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does anyone know what is the difference between $("#id").load and $.ajax?

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6 Answers 6

up vote 36 down vote accepted

Let me clarify things for you a little bit :

$.ajax() is the basic and low-level ajax function jQuery provides which means you can do what ever you want to like you can work with XmlHttpRequest object. But once upon a time jQuery Developers thought that actually besides $.ajax(), they could provide more specific methods to developers so they wouldn't need to pass more parameters to make $.ajax() method work the way they want. For example they said instead of passing json as a parameter to $.ajax() to indicate return data type, they provided $.getJSON() so we would all know that the return type we expected was json, or instead of indicating send method as post or get, you could use $.post() or $.get() respectively.

So load() is the same thing, it can help you inject html data into your html. with load() method you know that an html portion is being expected.

Isn't that cool ?

I think I've been fallen in love.

For more information, you can visit jquery.com, they are even providing their new library and api tutorial page.

Edit :

 $.ajax({
   type: "POST",
   url: "some.php",
   data: "name=John&location=Boston",
   success: function(msg){
     alert( "Data Saved: " + msg );
   }
 }); 

is the same as below :

$.post("some.php", { name: "John", time: "2pm" },
   function(data){
     alert("Data Loaded: " + data);
   });

Now as you can see it is the simplified version of $.ajax(), to make post call, you need to pass some information of send method type which is post as shown at the first example but instead of doing this you can use $.post() because you know what you are doing is post so this version is more simplified and easy to work on.

But don't forget something. Except for load(), all other ajax methods return XHR (XmlHttpRequest instance) so you can treat them as if you were working with XmlHttpRequest, actually you are working with it tho :) and but load() returns jQuery which means :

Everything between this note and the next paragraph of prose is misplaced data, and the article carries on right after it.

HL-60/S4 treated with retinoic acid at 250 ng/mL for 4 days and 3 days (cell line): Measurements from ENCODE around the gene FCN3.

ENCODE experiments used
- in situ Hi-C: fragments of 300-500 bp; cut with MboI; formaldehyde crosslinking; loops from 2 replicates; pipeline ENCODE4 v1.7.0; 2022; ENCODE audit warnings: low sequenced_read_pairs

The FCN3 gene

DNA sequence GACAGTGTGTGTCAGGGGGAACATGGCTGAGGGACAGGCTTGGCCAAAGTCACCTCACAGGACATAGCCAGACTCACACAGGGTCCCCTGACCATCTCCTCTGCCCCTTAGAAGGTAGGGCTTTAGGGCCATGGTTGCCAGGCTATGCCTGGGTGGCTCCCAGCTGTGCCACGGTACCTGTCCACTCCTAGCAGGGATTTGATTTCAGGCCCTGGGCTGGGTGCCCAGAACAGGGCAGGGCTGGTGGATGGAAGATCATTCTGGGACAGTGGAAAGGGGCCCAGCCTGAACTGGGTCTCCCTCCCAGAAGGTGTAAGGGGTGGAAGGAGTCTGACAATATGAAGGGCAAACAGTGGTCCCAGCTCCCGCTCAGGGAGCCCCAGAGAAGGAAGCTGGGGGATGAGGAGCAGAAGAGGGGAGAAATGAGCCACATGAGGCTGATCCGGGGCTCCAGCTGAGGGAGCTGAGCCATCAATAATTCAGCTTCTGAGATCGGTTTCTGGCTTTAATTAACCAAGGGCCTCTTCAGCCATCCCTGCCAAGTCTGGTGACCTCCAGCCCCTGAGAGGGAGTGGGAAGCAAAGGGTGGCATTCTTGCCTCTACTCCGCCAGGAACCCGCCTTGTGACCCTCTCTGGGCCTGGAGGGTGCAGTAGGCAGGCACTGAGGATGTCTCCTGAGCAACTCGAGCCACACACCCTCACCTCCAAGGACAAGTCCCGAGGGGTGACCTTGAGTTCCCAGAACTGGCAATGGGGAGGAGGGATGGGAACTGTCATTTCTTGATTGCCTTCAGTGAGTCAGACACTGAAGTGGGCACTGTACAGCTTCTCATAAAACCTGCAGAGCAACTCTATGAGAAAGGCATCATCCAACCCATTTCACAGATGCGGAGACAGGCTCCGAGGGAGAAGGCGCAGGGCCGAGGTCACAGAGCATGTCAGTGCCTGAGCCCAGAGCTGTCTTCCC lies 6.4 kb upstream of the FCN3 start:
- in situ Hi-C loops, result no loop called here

$("#objectID").load("test.php", { 'choices[]': ["Jon", "Susan"] } );

in the example above, you can easly inject the return html into #objectID element. Isn't it cool ? If it wasn't returning jQuery, you should have been working with callback function where you probably get the result out of like data object and inject it manually into the html element you want. So it would be hassle but with $.load() method, it is really simplified in jQuery.

$("#feeds").load("feeds.php", {limit: 25}, function(){
   alert("The last 25 entries in the feed have been loaded");
 }); 

You can even post parameters, so according to those parameters you can do some work at server-side and send html portion back to the client and your cute jQuery code takes it and inject it into #feeds html element in the example right above.

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2  
thanks mate that was a perfect description. so .getJSON and .post and .get are all ajax calls too huh? nice! –  Erx_VB.NExT.Coder Jan 16 '10 at 8:33
    
yeap.. they are all ajax calls, more simplified versions of $.ajax() –  Tarik Jan 16 '10 at 9:12
    
I've made some improvement at my post, maybe it can even help you more. Glad to help you. –  Tarik Jan 16 '10 at 9:25
4  
An excellent and concise explanation, SO needs more stuff like this. –  Damien Wilson Jan 16 '10 at 9:29
2